In September of 1969, black and minority fire fighters of all ranks from municipalities across the United States met in New York City for two days of discussion on the injustices that existed in the following categories: The recruitment of black youth into the fire service, firefighters-community relations with special emphasis on relations with the residents of neighborhoods inhabited by blacks, inter-group relations, practices in fire departments, and the need to improve fire prevention programs in the areas of greatest need. That meeting was very productive and out of it was born the International Association of Black Professional Fire Fighters.

Black firefighters from Boston attended that meeting and brought back the information that a new association had formed whose purpose was to help them focus on the issues and concerns of their people and community. Later that year (1969), after much discussion and planning, the chapter of “The Boston Society of Vulcans” was formed. When the organization first developed, the Boston Fire Department (BFD) employed 2,100 firefighters, only 17 were black and 1 was Hispanic.

The chapter began to focus on issues of recruitment and prevention. In 1971 an investigation was being initiated by the justice department across the country, that focused on police and fire recruitment/employment. In 1972, Jim Whitted and twelve other black and Latino Vietnam vets from Boston, scored a perfect 100% on the firefighter entrance exam. Despite being at the top of the list, they were never considered, or given a reason as to why. Whitted and the other vets filed a complaint with the justice department, which initiated a state wide investigation into the city and state exam process in Massachusetts. It was later ruled by Judge Freedman that the civil service hiring process, in fact, had a discriminatory impact. It was discovered that: When applicants of color went to apply for exams (especially at fire stations), they were not given, or informed of study materials, applications were often not made available to them and if they were their applications would end up misfiled, or thrown in the trash; testing components were not job related; the exams could not adequately determine more qualified versus a non-qualified candidate; the exam was culturally biased; the exam and recruitment activities were not open to all candidates regardless of race. The final decision of the judge: a mechanism for hiring had to be implemented under a parity formula. Two hiring lists had to be established, one of non-minority candidates and one of minority candidates. For every three white candidates hired off the non-minority list, one candidate of color had to be considered off the minority list. This ruling born what is known today as the Beecher Decree, which has affected police and fire departments throughout the state of Massachusetts. (To learn more about the Beecher Decree, please see here).

The decree was a stepping stone for many organizations across the country seeking to achieve employment equality in the public service sector. In 1976, a few individuals from the Boston area envisioned a local non-profit organization of their own. Collectively, Daniel Grant, Whitfield Jeffers, Charles Parris, Lloyd Phillips and Robert Powell, sought to strengthen the organization (Boston Society of Vulcans) so that would now not only oversee the continued implementation of the court ordered consent decree, would grow to meet the ongoing needs of recruitment services, disparate treatment of black firefighters and the public safety concerns in communities of color.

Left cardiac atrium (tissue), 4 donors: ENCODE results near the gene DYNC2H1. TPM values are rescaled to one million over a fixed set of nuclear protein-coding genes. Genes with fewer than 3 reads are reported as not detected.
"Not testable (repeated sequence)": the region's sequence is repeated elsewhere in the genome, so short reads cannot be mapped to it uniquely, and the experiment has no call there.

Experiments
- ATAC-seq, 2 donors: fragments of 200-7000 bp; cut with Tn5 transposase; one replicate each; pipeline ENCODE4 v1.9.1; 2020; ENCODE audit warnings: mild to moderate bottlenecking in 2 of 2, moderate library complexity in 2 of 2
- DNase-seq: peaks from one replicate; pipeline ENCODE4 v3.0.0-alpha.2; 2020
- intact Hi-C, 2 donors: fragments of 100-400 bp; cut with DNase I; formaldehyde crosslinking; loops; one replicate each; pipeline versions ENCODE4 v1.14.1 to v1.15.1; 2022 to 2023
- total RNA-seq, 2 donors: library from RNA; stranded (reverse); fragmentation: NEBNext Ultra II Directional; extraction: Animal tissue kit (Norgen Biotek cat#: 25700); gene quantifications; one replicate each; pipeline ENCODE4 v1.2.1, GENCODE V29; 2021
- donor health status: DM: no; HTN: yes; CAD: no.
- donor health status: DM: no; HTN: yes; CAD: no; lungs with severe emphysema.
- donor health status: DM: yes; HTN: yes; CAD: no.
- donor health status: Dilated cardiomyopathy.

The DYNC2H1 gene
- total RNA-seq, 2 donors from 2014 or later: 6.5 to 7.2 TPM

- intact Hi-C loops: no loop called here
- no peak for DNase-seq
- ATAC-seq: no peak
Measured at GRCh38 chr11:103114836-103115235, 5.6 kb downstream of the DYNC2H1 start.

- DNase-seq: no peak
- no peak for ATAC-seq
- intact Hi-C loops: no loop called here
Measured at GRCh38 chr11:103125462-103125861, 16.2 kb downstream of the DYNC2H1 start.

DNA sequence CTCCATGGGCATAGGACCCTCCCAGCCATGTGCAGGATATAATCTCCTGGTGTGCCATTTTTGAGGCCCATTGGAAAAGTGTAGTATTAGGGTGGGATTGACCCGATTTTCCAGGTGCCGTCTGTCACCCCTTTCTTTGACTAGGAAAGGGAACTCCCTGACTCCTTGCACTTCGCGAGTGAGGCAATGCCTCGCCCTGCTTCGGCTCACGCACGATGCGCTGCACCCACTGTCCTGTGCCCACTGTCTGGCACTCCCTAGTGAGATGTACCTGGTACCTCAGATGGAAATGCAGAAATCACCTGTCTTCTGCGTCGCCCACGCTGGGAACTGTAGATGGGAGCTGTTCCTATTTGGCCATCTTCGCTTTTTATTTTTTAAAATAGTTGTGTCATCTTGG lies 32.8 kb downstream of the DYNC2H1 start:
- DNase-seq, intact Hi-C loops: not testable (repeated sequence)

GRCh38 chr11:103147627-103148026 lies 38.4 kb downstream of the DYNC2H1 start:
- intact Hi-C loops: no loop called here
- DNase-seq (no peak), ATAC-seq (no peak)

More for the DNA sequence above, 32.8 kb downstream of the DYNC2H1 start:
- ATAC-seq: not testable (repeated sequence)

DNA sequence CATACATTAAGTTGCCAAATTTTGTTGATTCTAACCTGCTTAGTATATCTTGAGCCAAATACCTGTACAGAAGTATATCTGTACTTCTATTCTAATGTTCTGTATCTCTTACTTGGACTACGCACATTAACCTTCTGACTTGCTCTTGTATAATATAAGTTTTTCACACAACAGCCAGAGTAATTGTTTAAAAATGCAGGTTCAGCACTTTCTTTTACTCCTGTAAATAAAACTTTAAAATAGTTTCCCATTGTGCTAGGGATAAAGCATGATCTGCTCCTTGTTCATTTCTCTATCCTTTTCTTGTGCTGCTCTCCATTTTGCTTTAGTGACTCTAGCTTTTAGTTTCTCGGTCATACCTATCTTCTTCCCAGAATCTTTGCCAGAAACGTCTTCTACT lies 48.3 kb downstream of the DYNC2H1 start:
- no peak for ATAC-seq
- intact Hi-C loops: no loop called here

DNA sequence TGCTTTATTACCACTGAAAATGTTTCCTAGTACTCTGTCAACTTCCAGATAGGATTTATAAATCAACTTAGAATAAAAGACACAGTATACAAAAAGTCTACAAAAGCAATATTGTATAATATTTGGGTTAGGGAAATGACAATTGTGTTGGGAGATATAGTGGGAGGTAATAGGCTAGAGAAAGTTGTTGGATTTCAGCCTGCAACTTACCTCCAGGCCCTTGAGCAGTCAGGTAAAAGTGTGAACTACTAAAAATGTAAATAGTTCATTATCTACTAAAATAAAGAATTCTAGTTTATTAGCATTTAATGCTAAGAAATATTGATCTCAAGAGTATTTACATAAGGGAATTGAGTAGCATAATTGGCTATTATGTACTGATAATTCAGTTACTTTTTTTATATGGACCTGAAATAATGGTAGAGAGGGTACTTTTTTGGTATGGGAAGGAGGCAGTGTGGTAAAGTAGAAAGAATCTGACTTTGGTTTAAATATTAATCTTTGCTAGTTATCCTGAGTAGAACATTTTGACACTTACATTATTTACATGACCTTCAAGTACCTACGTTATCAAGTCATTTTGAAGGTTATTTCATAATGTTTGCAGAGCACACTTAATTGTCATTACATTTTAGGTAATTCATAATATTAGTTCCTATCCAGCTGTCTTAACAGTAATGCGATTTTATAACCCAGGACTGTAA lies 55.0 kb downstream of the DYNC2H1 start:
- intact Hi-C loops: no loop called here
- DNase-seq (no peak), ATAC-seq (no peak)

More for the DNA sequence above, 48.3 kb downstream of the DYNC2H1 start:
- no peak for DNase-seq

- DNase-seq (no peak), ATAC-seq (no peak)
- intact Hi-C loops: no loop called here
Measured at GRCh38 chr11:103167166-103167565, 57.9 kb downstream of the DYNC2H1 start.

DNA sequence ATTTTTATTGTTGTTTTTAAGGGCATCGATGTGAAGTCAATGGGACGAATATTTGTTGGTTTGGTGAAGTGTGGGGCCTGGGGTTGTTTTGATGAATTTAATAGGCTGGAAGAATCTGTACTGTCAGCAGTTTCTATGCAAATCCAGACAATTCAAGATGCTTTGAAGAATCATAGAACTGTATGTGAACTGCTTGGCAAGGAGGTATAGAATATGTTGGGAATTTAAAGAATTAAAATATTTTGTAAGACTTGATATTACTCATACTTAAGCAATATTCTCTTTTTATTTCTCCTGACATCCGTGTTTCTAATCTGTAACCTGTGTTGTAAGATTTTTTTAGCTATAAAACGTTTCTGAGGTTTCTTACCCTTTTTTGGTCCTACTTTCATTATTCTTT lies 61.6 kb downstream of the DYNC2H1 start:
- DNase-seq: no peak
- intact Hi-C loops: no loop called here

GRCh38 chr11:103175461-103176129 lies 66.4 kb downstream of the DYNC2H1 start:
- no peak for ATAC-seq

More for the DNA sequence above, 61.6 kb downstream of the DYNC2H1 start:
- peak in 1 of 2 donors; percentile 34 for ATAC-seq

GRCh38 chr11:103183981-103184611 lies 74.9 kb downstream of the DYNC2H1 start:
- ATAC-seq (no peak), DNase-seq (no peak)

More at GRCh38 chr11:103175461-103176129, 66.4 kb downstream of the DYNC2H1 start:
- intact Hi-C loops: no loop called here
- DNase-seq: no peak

In 1976, The Boston Society of Vulcans joined the International Association of Black Professional Firefighters (I.A.B.P.F.F.). The Society, adopted the IABPFF’s doctrine: PURPOSE & AIMS: To create a liaison between our Black Brothers and Sisters throughout the globe, to collect and evaluate data on all deleterious conditions incumbent in all areas where minorities exist, and to compile information concerning the injustices that exist in the application of working conditions in the Fire Service, and implement action to correct them. To promote interracial progress throughout the Fire Service, and to see that competent Blacks are recruited and employed as fire fighters, where ever they reside, and to aid in motivating our Black Brothers and Sisters to seek advancement to elevated ranks throughout the Fire Service.

In 1976 additionally, the first class from the consent decree entered into the fire academy and consisted entirely of black and Latino firefighters. From the ongoing efforts of the Vulcan Society and other black leaders from that time and organizations, such as the NAACP, the number of black and Latino firefighters grew from 18 in 1969, to more than 500 firefighters of diverse race and gender employed within the Boston Fire Department today. In addition to our mission of making the Fire Service more representative of the diversity of Boston neighborhoods, the Vulcan Society now, also addresses the need for community safety education and programs for high-risk, low-income and bilingual populations through a range of services and programs provided throughout the city.

In 2003, Boston’s decree was vacated, however the job of the Vulcan Society is not finished. Diversity is beginning to erode within the ranks of the Boston Fire Department. And due to a growing and diverse population in Boston, where cultural customs and language barriers can impact safety concerns, we must not only continue to ensure that Boston maintains a diverse public safety force, but that ongoing safety initiatives expand to meet the needs of a increasing multi-lingual and diverse population ……Our job and purpose will be needed for years to come……